“Maman, wish we went to Spain,” a wistful little 3 year old voice tells me at least once a week. “How we get to Spain?”
“We would fly in an airplane.”
Konik heaves a sigh of exasperation and replies, “But you have to take a car to the airport.”
“Ok, yes, we would take a car to the airport and then get on an airplane and fly to Spain.”
He gives me a satisfied smile and then continues, “Wish we went to Spain and then I will unlock all the doors.” He holds up the large key ring that normally hangs on the back of the door.
The keys are really our only souvenir from our trip to Spain — long before Konik was born, but he has heard the stories and seen the pictures. And like the other two kids, he has developed a desire to travel and see places. The poor child has barely had the chance to leave the state, but he knows there’s more out there to the world. And he’s 3. I love that.
Mr. Gren, baby Rana, and I took our vacation to Valencia, Spain in February 2006. I had bought a Lonely Planet guidebook prior to going and had studied the few pages on Valencia, marking things that I thought we should try to see. One of those was the Plaza Redonda — a circular market place not too far from our hotel. We ended up criss-crossing through it quite often on our way to other locations in the Velle Ciutat (Old City). It was interesting, but I’m not sure it was worthy of a guidebook mention.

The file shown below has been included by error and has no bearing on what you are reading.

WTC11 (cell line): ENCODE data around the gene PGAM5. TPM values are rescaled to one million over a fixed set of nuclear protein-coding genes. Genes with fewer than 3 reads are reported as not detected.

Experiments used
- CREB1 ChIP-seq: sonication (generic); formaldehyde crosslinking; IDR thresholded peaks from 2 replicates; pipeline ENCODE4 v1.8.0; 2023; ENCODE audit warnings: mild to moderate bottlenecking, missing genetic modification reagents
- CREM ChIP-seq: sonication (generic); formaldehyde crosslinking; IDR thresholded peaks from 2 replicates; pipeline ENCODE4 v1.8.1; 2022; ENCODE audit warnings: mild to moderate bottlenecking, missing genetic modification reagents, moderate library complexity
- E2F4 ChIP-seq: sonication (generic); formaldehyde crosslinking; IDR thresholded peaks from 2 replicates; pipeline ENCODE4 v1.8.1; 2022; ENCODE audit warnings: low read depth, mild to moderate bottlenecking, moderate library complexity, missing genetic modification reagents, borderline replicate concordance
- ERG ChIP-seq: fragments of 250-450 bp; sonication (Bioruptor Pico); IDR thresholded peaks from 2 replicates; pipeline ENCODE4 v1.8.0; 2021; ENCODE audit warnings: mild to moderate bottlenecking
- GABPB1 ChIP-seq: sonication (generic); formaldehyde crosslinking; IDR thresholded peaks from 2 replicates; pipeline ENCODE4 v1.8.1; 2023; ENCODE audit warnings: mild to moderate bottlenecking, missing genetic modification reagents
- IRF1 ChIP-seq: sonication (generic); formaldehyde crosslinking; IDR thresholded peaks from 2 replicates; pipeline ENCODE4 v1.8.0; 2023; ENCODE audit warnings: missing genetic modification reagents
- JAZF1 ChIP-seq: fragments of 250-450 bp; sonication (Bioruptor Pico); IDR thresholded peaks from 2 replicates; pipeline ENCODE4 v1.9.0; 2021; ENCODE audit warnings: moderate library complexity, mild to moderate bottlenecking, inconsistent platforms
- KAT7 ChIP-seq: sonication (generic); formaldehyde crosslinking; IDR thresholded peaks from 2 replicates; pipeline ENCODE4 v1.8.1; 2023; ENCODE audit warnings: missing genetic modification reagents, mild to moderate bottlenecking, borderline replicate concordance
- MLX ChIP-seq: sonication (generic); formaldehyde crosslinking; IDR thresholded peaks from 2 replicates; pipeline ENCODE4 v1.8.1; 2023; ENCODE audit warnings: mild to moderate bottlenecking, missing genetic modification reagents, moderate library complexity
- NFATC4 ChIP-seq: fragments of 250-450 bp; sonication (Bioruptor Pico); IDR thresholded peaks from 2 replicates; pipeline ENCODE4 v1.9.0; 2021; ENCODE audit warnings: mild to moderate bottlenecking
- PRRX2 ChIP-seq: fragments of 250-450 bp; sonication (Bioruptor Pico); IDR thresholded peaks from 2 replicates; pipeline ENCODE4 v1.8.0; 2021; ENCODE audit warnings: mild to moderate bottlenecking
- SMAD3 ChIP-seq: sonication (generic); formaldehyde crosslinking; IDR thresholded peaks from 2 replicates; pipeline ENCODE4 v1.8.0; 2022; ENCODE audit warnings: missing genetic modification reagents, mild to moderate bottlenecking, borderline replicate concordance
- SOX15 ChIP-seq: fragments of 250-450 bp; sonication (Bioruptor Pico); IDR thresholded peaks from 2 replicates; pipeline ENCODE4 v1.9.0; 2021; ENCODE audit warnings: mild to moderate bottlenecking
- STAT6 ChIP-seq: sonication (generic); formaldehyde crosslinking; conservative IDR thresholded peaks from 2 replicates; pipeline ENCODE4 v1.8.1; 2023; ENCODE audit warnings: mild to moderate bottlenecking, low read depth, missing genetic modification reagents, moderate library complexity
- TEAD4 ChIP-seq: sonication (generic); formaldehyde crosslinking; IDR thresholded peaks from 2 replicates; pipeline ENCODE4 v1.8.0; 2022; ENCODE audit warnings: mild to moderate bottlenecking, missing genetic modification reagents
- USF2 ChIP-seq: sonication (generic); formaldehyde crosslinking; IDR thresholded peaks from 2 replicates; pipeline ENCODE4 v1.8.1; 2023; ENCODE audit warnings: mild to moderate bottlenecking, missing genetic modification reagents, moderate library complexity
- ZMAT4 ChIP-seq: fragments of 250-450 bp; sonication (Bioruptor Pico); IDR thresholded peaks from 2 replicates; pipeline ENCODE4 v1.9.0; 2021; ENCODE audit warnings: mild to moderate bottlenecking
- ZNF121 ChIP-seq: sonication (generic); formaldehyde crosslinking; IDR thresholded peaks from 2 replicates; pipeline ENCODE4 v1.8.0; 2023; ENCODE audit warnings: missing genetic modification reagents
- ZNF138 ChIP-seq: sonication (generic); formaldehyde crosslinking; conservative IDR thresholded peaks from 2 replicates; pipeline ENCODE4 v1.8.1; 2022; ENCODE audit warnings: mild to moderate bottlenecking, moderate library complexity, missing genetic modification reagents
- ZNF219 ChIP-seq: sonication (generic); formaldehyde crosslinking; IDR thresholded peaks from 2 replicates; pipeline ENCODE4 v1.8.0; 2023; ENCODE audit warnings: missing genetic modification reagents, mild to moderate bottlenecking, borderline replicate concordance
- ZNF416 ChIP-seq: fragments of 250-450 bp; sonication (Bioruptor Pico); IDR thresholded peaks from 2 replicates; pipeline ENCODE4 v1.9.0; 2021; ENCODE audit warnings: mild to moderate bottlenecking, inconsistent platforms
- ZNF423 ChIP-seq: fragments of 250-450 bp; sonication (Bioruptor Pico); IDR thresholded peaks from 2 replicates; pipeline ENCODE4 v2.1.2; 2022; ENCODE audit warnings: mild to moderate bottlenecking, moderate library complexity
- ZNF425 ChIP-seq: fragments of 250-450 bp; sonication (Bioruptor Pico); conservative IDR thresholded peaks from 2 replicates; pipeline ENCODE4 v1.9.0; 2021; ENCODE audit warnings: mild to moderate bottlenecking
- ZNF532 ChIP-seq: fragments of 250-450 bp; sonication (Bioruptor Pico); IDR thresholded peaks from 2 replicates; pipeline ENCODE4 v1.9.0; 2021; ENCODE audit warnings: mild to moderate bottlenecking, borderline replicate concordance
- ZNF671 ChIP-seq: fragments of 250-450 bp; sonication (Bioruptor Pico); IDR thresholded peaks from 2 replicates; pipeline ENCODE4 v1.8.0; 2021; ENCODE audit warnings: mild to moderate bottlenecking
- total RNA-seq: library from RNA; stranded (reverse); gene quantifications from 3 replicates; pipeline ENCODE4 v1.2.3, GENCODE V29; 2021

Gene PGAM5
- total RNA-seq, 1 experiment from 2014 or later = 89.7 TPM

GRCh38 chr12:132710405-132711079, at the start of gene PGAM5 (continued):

The Plaza Redonda, also known as El Clot (The Hole) is not an obvious place to get to. Despite being a decent-sized little circle with shops all around the outside, the only ways in are through narrow little spoke-like roads that aren’t immediately apparent when you’re walking down larger, more active streets. It gives the Redonda the feeling of seclusion, which is always fun in a secret sort of way when you’re in a big city. The shops and walkway near them are all covered, with the center fountain open to the sky (hence “the hole”).
Several of the shops sell sewing notions, fancy handkerchiefs and Valencian lace. Nowadays, I would probably be paying closer attention to those shops, but back then I wasn’t sewing at all. There was one shop on the corner of one of the little spoke roads that was quite different — a blacksmith’s shop selling all kinds of iron works. I don’t know if it is still there; I’ve read that a lot of the shops have changed in recent years. But at the time, it was a lot of fun to poke through. The set of antique-looking keys caught our eye.
Obviously, they are cast iron reproductions, but I loved them. The style of the keys (each of which are different in shape and size) reminded me of the key I used to open the door to my 500 year old apartment in Grenoble where I did my study abroad. We wanted a souvenir that was not too big, heavy, or awkward to bring home with us and these keys fit the bill. Little did I know that they would be so attractive to my children seven years later.
Today, Konik and I looked at some pictures from Valencia and I showed him a photo of an ancient door on the Torres de Serranos.
“Maman, when we go to Spain, I bring dese keys. I will open that door.”
“Someday, Buddy, someday.”